But even that’s only a minority issue because most people won’t ever profit from the content they’re creating anyway. Pennies at most. Instead people often do this for the joy of getting it out in front of people. But…

You Don’t Control Your Content

Okay, let’s look at a different example. You spend a day crafting a beautiful post for Reddit. It’s touching. Profound. Impossibly moving. You make an important argument that people need to hear, and you support it with all the evidence available. You spend hours polishing it. You go to the sub where the message has most meaning and you submit it. Seconds later an automod message comes your way saying that your post has been removed for… it doesn’t even matter. You violated some rule of the sub, or you just hadn’t posted enough, or you were flagged up as a bot.  Maybe you’d posted something in the wrong communities. Maybe you’d been autoflagged as a wrong ‘un. The reason is irrelevant, as is the validity of the reason. The simple fact is that the mere existence of your content on a platform is within the gift of someone else. Whether you get to even express yourself is something someone else gets to decide. It’s fair enough – they are the gatekeepers to the audience. Fair or not, it requires you to bend in directions that someone else decides. Jump through hoops that someone else put in place. And even if you’re a ‘member in good standing’, the chances are low you even get to influence the selection of the people that can put those obstacles in your way.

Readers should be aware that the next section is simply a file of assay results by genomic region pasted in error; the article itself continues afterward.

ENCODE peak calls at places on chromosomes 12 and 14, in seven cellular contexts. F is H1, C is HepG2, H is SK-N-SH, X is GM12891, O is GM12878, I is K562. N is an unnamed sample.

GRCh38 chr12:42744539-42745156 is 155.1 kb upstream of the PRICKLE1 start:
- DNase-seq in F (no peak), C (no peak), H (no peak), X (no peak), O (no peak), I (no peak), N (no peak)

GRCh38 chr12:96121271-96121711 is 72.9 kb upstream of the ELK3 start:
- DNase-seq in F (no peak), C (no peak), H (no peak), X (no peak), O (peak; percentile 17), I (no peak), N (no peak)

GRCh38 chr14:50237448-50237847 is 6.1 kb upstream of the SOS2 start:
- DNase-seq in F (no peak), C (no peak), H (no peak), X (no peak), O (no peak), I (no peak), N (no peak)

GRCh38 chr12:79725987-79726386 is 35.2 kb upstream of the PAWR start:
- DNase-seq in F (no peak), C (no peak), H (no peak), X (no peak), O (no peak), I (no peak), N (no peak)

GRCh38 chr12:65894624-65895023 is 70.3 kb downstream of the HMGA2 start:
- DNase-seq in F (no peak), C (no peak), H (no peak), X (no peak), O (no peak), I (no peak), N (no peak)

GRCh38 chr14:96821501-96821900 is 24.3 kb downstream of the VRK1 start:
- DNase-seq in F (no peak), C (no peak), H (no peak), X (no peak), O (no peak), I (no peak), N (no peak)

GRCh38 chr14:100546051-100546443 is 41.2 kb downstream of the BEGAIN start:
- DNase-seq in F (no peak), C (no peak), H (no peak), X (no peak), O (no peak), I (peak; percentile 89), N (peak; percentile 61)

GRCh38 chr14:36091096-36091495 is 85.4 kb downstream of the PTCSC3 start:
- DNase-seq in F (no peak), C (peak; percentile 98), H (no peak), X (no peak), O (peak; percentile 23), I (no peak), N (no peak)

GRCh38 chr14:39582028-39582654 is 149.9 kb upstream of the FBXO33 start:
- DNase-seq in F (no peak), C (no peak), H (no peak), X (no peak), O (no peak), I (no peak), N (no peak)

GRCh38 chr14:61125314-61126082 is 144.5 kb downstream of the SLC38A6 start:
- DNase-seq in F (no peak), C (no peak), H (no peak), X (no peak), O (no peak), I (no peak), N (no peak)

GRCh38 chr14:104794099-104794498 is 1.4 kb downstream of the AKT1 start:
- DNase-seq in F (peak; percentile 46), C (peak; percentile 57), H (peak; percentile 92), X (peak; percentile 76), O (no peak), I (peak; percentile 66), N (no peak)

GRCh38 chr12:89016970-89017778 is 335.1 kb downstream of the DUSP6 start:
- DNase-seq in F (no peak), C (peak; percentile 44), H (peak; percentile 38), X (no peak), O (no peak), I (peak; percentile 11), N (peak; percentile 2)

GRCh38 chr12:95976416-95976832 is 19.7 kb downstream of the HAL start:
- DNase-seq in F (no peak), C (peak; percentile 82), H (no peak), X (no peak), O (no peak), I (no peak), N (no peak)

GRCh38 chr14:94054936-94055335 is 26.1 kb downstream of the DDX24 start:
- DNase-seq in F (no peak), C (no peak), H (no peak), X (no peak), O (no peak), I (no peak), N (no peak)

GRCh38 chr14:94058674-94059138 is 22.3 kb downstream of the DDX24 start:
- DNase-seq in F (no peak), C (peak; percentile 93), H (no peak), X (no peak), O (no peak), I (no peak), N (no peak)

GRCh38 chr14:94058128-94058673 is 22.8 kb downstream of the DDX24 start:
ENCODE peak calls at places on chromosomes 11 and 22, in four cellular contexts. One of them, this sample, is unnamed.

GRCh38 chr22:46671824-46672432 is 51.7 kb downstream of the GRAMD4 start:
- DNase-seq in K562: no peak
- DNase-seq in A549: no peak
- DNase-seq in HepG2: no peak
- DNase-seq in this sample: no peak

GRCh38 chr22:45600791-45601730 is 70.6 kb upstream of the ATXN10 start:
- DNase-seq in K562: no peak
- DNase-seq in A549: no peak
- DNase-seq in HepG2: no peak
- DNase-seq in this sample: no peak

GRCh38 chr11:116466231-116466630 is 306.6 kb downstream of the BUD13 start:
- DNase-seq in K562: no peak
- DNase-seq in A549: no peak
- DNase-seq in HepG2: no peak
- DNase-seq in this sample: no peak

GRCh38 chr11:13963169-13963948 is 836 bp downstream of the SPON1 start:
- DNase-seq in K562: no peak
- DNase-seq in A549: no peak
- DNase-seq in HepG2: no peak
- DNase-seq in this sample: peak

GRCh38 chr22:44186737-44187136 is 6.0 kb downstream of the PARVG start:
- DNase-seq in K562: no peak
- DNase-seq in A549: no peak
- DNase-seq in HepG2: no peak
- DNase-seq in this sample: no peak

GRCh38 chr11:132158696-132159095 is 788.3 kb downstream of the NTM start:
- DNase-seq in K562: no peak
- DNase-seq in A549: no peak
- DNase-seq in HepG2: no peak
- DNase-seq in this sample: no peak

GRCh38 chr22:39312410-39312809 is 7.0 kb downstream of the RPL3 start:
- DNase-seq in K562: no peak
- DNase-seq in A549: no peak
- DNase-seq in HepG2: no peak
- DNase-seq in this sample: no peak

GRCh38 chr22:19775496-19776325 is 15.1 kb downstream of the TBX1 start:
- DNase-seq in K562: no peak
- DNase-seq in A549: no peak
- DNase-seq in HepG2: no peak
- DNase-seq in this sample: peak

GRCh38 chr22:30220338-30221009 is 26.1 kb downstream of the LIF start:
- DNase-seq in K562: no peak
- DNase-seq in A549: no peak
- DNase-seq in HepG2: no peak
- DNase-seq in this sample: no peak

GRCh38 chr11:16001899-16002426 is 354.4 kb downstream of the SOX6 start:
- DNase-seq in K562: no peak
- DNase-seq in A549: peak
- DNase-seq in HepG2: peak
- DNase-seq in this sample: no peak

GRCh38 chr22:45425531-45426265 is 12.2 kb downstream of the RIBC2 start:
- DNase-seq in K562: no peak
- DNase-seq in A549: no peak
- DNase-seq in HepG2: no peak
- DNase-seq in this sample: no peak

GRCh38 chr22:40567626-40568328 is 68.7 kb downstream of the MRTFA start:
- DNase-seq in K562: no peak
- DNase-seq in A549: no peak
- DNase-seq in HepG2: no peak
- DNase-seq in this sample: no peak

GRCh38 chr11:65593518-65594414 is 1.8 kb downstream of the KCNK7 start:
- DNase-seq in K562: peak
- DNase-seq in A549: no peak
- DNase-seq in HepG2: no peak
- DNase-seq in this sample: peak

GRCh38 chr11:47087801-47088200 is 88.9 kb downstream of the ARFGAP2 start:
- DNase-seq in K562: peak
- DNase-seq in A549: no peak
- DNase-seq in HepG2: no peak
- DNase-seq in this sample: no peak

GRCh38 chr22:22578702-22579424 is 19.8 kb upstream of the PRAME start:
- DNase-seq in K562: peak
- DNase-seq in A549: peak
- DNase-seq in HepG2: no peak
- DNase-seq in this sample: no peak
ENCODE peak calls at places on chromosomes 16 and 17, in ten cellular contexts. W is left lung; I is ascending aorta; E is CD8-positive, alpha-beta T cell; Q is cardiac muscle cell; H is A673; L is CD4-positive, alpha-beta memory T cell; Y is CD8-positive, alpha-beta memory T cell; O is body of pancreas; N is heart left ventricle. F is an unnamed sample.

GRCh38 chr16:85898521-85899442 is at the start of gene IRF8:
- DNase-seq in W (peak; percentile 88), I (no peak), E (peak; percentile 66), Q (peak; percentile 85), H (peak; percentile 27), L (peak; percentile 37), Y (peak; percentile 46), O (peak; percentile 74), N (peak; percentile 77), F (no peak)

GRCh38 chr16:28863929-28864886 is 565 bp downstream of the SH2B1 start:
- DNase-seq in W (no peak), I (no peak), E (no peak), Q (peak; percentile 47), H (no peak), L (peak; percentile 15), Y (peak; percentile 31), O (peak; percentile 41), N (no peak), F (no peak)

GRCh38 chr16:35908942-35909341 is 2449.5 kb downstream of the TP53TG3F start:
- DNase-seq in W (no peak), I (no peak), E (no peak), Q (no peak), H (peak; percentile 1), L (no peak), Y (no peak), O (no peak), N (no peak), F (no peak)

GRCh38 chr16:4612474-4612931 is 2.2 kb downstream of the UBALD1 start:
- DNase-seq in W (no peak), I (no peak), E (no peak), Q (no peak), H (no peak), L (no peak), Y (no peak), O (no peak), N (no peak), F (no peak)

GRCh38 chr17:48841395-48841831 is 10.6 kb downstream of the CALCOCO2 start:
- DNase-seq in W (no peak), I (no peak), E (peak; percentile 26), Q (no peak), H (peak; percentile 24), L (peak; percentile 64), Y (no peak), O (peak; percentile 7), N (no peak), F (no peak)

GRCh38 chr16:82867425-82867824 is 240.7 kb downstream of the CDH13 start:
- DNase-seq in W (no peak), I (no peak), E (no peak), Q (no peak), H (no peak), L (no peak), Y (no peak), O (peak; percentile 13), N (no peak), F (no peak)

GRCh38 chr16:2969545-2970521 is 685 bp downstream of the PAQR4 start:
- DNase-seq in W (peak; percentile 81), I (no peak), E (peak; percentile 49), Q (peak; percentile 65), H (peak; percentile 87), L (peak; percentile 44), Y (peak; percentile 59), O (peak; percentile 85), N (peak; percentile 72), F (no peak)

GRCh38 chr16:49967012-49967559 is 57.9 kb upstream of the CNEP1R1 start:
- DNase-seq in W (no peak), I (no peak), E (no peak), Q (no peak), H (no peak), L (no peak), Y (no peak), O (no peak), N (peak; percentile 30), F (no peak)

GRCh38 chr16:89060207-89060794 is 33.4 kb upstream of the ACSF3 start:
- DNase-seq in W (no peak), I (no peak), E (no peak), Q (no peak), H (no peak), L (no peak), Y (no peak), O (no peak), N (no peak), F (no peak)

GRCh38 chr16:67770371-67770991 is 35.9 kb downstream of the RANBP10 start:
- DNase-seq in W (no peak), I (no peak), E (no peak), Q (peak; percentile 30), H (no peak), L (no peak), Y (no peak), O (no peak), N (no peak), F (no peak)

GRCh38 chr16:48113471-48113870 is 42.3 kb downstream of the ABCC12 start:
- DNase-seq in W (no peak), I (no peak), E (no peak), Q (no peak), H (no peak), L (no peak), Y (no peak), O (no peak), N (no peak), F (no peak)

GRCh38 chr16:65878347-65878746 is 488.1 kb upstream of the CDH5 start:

So – you knuckle under. Maybe you can make a few changes and have the post accepted. Or… maybe it stays up for a few hours, generates a lot of interesting discussion, and someone comes along and deletes it despite the fact it was obviously getting attention. Again, it doesn’t matter if this was because you violated a rule or because the mod was in a bad mood. The mere existence of your content is only ever as solid as the indulgence of those with delegated authority within the platform.